House Democrats unveil gun safety proposals in Safe Virginia Initiative report
The Safe Virginia Initiative, organized by House Democrats, released their report and policy recommendations on gun safety in a press conference on Monday.
Co-chaired by the new Democratic Leader Eileen Filler-Corn and Gun Violence Prevention Caucus co-founder Delegate Kathleen Murphy, the initiative was formed in the 2018 General Assembly session after 17 students and staff were murdered in the tragic school shooting in Parkland, Florida. The February massacre hit close to home in the Commonwealth, 11 years after a gunman took the lives of 32 people at Virginia Tech in the deadliest mass school shooting in U.S. history.
Recognizing, however, that the epidemic of gun violence in Virginia stretches far beyond mass shootings, the Safe Virginia Initiative appointed regional chairs to address issues across the Commonwealth: Del. Chris Hurst in Southwest, Del. Cliff Hayes in Hampton Roads, Del. Delores McQuinn in Metro Richmond, and Del. John Bell in Northern Virginia.
Together, the SVI chairs held six town halls to hear community concerns and suggestions on gun violence issues including suicide, urban violence, domestic abuse, violence against faith groups, and school safety. Each town hall featured a panel of students, school administrators, law enforcement, legal experts, advocates, and/or survivors.
“Not all acts of gun violence make the headlines, but each one is no less tragic than any other,” said Del. Kathleen Murphy in a statement. “Just last year in the City of Richmond, we lost 53 people in shootings, and in Southwest, we see the highest rates of gun suicide in a state that already has higher rates than the national average. This epidemic is far more extensive than many people realize. Our Governor is also doing extraordinary work on this issue, and we believe the Safe Virginia Initiative’s report will bolster our collective efforts.”
Del. Delores McQuinn highlighted the pervasiveness of gun violence in her two events that focused on urban communities and youth.
“For many kids in our communities, shootings are an all too familiar part of their lives. When the violence happens in their neighborhoods rather than their schools, it is often ignored, but we are still talking about young people who deserve opportunity, who deserve to live.”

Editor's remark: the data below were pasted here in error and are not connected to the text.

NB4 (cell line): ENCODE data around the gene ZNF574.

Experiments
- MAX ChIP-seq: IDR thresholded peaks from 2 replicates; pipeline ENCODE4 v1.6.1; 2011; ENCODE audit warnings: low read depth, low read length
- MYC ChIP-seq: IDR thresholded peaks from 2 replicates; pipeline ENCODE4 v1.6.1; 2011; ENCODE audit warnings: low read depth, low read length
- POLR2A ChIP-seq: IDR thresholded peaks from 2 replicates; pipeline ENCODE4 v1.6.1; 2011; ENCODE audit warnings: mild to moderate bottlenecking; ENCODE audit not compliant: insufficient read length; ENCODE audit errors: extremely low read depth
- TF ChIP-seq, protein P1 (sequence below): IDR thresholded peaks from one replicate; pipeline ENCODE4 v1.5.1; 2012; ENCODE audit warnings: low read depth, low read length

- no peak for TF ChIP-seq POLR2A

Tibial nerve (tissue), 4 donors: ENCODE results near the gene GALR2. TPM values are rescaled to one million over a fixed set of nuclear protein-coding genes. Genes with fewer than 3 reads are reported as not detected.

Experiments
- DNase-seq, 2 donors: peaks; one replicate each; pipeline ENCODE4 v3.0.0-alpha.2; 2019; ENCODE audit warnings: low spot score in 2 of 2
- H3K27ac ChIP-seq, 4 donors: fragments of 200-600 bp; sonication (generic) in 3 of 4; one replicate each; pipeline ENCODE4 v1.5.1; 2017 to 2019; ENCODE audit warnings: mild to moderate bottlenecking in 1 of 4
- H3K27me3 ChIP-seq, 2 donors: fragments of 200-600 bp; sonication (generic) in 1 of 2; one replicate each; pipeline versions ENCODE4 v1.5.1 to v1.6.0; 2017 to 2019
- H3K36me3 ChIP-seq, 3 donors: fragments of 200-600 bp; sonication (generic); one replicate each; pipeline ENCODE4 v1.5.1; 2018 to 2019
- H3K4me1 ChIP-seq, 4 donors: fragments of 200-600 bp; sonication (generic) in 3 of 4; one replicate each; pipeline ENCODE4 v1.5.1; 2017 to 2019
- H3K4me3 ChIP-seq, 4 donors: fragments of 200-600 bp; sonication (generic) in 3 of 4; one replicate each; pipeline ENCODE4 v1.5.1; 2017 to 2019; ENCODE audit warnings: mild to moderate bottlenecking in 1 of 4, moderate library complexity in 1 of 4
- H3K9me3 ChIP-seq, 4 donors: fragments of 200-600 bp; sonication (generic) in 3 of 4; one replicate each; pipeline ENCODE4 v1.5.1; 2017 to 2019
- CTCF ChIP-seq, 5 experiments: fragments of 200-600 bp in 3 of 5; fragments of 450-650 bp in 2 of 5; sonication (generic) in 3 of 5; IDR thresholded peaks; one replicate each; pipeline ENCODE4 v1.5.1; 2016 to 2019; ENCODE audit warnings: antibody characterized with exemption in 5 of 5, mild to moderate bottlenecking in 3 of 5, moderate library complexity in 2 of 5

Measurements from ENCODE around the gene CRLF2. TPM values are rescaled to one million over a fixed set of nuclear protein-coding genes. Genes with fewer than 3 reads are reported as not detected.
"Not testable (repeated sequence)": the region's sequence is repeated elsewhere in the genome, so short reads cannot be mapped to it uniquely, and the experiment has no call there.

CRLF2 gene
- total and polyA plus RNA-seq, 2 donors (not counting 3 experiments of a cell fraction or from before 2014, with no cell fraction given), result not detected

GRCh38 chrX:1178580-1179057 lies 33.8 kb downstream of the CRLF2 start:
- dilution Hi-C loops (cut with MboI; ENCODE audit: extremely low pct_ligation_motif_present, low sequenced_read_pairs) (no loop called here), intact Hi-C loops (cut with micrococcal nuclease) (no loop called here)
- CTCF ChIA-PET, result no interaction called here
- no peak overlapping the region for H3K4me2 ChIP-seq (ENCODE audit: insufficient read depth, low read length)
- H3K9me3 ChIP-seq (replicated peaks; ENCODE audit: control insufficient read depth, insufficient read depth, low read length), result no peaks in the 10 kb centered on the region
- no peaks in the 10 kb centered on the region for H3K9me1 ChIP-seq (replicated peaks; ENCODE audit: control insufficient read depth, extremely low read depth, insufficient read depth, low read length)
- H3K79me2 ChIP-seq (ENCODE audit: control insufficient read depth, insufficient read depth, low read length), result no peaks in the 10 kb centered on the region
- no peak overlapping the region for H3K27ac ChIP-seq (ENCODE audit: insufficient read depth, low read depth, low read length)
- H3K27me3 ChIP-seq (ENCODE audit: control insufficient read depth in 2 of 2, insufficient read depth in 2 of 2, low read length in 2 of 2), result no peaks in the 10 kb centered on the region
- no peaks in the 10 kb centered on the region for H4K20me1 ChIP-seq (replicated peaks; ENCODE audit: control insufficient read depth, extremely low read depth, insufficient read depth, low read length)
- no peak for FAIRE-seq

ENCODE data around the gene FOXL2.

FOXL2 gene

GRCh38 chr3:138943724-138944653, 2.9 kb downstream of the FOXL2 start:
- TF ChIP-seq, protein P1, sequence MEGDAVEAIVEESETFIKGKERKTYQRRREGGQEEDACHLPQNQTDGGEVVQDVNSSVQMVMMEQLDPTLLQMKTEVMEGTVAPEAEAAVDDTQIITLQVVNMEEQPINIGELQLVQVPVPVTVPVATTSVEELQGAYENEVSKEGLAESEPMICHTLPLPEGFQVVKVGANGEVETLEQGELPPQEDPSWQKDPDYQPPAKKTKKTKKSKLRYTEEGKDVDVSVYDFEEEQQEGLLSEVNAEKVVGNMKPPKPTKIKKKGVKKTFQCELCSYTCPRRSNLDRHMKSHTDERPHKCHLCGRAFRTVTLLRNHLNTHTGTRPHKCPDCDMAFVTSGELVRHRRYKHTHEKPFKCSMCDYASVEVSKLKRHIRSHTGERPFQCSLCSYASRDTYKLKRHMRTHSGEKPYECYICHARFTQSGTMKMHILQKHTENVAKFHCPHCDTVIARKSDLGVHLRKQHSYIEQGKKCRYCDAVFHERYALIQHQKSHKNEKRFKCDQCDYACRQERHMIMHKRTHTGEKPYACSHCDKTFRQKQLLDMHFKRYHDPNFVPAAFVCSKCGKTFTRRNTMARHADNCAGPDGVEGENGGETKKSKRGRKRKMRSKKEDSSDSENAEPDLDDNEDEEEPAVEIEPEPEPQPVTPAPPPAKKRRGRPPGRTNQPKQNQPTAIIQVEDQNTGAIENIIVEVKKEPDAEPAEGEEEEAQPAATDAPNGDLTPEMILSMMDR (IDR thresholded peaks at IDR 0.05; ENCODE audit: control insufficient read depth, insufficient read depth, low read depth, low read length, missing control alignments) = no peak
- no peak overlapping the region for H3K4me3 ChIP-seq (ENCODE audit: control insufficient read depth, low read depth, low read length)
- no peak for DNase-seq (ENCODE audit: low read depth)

Del. Chris Hurst’s event in Lexington focused on gun suicides and the need for an extreme risk protective order that would allow law enforcement to temporarily remove firearms from a person deemed to pose a risk to themselves or others. He noted that suicide is the leading cause of gun-related deaths in Virginia, and the majority of suicides are completed with a firearm. He added, “We have to get people with suicidal thoughts into mental health treatment, but those who have access to a firearm often don’t get the chance.”
Hosted at the All Dulles Area Muslim Society (ADAMS) Center, Del. John Bell’s event brought together faith leaders across religions and denominations to discuss the role that faith groups can play in making their communities safer, as well as the risks they face.
“As a veteran who has served in combat zones with firearms, I understand how trained professionals can make a situation safer by carrying firearms. However, in Virginia you can get a concealed carry permit by taking an online quiz. We have to implement practical training requirements to ensure that gunowners know how to use their weapons safely.”
At Del. Cliff Hayes’s Chesapeake town hall, students and school administrators shared personal stories of student mental heath issues and gun threats, including suicidal thoughts. Delegate Hayes summarized, “Virginia’s lax child access prevention laws put too many young people at risk. Legislation like stronger safe storage requirements is a common-sense way to prevent unnecessary gun violence.”
Domestic abuse survivors and law enforcement officers emphasized the magnitude and frequency of gun-related domestic violence at the town hall co-hosted by Delegate Filler-Corn and the George Mason University undergraduate think tank Roosevelt @ Mason. Moderated by Mark Rozell, Dean of the Schar School of Government and Policy, the panel discussed the sobering reality that women are five times more likely to die from domestic violence if their abuser has access to a firearm.
Del. Eileen Filler-Corn concluded, “Gun violence affects communities across the Commonwealth, regardless of race, geography, age, income level, or political affiliation. We convened these town halls to listen to stories, concerns, and suggestions from a diversity of perspectives, and overwhelmingly, we heard widespread support across all demographics for meaningful gun reform. Our resulting policy recommendations are common-sense proposals to make Virginia safer.”
Safe Virginia Initiative’s policy recommendations include:
- Prevent suicides by creating an Extreme Risk Protective Order.
- Require the reporting of lost or stolen firearms.
- Reinstate the “one handgun a month” law.
- Improve the safety of survivors of domestic violence by creating an effective firearm removal mechanism for abusers under permanent protective orders, and extending the firearm possession ban to accused abusers under preliminary protective orders.
- Require universal background checks.
- Repeal the law that allows video training for concealed handgun permits, and require a practical training component.
- Increase the safety of children by enacting child access prevention (CAP) laws and access to guns by high school students, as well as strengthening safe storage laws.